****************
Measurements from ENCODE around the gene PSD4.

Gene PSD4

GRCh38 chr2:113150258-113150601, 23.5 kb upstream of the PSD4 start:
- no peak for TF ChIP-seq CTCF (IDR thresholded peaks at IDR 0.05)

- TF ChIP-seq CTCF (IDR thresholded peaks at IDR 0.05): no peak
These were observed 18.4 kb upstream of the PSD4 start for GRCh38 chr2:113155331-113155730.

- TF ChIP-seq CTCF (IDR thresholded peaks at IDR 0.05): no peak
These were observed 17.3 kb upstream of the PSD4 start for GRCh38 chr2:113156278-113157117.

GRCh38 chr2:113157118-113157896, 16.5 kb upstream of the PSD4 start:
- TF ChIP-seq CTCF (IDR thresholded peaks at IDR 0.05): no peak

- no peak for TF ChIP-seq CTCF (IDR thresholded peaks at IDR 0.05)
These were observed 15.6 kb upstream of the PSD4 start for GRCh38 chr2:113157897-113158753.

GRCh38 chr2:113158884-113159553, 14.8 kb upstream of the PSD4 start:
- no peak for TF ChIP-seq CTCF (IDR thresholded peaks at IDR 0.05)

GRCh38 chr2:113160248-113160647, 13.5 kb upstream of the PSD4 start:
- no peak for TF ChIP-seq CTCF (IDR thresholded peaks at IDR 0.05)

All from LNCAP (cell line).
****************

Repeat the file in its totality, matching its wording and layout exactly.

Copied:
Measurements from ENCODE around the gene PSD4.

Gene PSD4

GRCh38 chr2:113150258-113150601, 23.5 kb upstream of the PSD4 start:
- no peak for TF ChIP-seq CTCF (IDR thresholded peaks at IDR 0.05)

- TF ChIP-seq CTCF (IDR thresholded peaks at IDR 0.05): no peak
These were observed 18.4 kb upstream of the PSD4 start for GRCh38 chr2:113155331-113155730.

- TF ChIP-seq CTCF (IDR thresholded peaks at IDR 0.05): no peak
These were observed 17.3 kb upstream of the PSD4 start for GRCh38 chr2:113156278-113157117.

GRCh38 chr2:113157118-113157896, 16.5 kb upstream of the PSD4 start:
- TF ChIP-seq CTCF (IDR thresholded peaks at IDR 0.05): no peak

- no peak for TF ChIP-seq CTCF (IDR thresholded peaks at IDR 0.05)
These were observed 15.6 kb upstream of the PSD4 start for GRCh38 chr2:113157897-113158753.

GRCh38 chr2:113158884-113159553, 14.8 kb upstream of the PSD4 start:
- no peak for TF ChIP-seq CTCF (IDR thresholded peaks at IDR 0.05)

GRCh38 chr2:113160248-113160647, 13.5 kb upstream of the PSD4 start:
- no peak for TF ChIP-seq CTCF (IDR thresholded peaks at IDR 0.05)

All from LNCAP (cell line).